1-3 John - Concordia Commentary

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Dr. Schuchard translates and exposits John 1-3 in his Concordia Commentary.
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In this Volume

This commentary dwells on the theological and pastoral wisdom of the three epistles of John. Arguing for original authorship by John the beloved disciple and last living apostle, it demonstrates that the epistles were generally well received by the early church. Based on the long oral ministry of John in Asia Minor, the brief letters assume familiarity with the faith and take the form of a general epistle in 1 John, an introductory letter in 2 John, and a situation-specific, personal and pastoral letter in 3 John, which deals with the conduct of an errant church leader. In this original translation, you’ll find John’s urging to rightly confess the faith in these the latter days.


  • John’s Occasion for Writing
  • On the 3 Epistles
  • John’s Legacy

About the Author
Dr. Bruce Schuchard is the dean of advanced studies and professor of exegetical theology at Concordia Seminary in St. Louis, Missouri, where he has been a member of the faculty since 1997.  His research interests include the Gospel of John, the Epistles of John and the Apocalypse of John.

"I especially appreciate the commentary's openness to theological and pastoral dimension of the text's message, matters that can be overlooked in an exegetical commentary. This feature suggests that the commentary will prove particularly valuable to seminary students seeking to get a feel for these epistles' message in light of ongoing scholarly discussion. Working pastors with aspirations to highlight God, Christ, and the gospel in their preaching will likewise find this to be a go-to homiletical resource for preaching from these epistles."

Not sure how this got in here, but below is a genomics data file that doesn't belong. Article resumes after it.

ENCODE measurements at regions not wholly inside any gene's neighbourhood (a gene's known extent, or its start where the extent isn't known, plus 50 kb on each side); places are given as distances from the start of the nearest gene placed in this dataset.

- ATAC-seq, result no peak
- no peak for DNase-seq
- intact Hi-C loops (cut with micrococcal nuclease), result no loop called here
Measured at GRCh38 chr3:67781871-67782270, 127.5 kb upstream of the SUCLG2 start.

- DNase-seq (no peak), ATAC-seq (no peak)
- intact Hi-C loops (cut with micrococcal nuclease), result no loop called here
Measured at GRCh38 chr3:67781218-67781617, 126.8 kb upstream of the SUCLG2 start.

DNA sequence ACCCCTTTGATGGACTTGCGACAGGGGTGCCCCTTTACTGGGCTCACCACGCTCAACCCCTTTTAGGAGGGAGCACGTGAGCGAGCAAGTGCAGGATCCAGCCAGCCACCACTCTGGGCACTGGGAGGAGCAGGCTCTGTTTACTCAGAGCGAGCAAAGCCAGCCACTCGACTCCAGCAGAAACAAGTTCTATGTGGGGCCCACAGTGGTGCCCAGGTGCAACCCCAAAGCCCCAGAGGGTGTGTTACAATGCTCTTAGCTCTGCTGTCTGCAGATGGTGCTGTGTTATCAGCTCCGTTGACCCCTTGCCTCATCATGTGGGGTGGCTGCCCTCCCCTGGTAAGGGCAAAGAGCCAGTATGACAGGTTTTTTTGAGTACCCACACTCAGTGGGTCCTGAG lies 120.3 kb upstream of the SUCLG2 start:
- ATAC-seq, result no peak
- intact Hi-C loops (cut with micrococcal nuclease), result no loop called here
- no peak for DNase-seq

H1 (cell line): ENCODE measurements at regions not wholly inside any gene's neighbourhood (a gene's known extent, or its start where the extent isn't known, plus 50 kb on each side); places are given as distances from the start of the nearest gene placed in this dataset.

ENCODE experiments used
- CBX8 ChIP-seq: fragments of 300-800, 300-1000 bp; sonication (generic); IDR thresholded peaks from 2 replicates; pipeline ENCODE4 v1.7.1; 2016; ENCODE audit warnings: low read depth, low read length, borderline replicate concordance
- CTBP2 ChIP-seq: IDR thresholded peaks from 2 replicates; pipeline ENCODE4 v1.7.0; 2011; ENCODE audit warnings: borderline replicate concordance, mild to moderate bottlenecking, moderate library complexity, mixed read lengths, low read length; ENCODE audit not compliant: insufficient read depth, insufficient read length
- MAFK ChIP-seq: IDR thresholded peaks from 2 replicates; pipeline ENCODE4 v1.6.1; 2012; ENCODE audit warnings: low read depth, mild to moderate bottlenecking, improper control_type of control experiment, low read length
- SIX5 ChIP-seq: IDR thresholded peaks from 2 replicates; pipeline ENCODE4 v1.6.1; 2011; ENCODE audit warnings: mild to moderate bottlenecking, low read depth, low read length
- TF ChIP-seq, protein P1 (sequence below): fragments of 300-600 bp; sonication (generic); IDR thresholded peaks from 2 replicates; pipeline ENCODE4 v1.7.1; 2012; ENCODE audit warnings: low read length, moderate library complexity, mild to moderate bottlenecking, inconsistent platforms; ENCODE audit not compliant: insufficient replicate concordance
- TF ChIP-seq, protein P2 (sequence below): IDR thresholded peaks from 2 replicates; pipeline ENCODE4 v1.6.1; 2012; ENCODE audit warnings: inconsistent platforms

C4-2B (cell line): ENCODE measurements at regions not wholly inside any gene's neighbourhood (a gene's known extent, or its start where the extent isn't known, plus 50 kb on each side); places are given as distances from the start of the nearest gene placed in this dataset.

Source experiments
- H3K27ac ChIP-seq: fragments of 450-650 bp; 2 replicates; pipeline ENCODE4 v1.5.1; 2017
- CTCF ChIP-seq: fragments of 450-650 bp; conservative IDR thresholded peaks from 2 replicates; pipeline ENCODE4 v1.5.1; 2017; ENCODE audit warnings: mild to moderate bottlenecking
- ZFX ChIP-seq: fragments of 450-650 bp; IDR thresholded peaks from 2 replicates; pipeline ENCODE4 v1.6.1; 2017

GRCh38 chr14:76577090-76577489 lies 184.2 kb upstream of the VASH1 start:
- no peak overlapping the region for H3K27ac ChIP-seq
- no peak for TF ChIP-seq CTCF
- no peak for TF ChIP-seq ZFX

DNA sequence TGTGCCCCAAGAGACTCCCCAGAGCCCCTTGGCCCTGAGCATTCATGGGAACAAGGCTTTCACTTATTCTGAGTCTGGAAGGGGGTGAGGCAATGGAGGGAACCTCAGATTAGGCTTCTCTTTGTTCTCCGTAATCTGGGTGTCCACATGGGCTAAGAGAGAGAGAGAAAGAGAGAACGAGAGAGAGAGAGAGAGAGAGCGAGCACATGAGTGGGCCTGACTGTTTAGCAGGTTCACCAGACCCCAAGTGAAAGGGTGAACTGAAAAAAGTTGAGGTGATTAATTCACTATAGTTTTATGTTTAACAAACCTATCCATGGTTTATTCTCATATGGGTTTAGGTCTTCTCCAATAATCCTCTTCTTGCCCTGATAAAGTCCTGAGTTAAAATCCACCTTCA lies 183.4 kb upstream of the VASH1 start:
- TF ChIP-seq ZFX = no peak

—Robert W. Yarbrough, Covenant Seminary, St. Louis, Missouri

"This addition to the Concordia Commentary Series continues its long run as an excellent resource for Lutheran, incarnational, and sacramental commentaries on the Holy Scriptures. Weighing in at 752 pages of commentary on the three slight epistles of John, Dr. Schuchard has produced an exhaustive treatment of these texts. 1-3 John can easily be overlooked in Lutheran circles, where attention to the Pauline corpus sometimes trumps all other epistles. Schuchard argues for the importance of the Johannine corpus in the early church and in particular the importance of these letters as a reliable historical witness to the theological thought and legacy of the elder and apostle whose name was John."

"He has produced a commentary well worth a deep investment of time and study by anyone interested in the New Testament."
—Paul Gregory Alms, Redeemer Lutheran Church, Catawba, North Carolina

About the series

The Concordia Commentary Series: A Theological Exposition of Sacred Scripture is written to enable pastors and teachers of the Word to proclaim the Gospel with greater insight, clarity, and faithfulness to the divine intent of the Biblical text.

The series will cover all the canonical books of the Old and New Testament, with an original translation and meticulous grammatical analysis of the Hebrew, Aramaic, or Greek of each text. The foremost interpretive lens centers on the unified proclamation of the person and work of Christ across every Scriptural book.

The Commentary fully affirms the divine inspiration, inerrancy, and authority of Scripture; Each passage bears witness to the confession that God has reconciled the world to Himself through the incarnation, ministry, death, resurrection, and ascension of Christ His Son.

Authors expose the rich treasury of language, imagery, and thematic content of the Scripture, while supplementing their work with additional research in archaeology, history, and extrabiblical literature. Throughout, God’s Word emanates from authors careful attention and inculcates the ongoing life of the Church in Word, Sacrament, and daily confession.

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More Information
Books of Bible1 John, 2 John, 3 John
Section of BibleNew Testament, General Epistles
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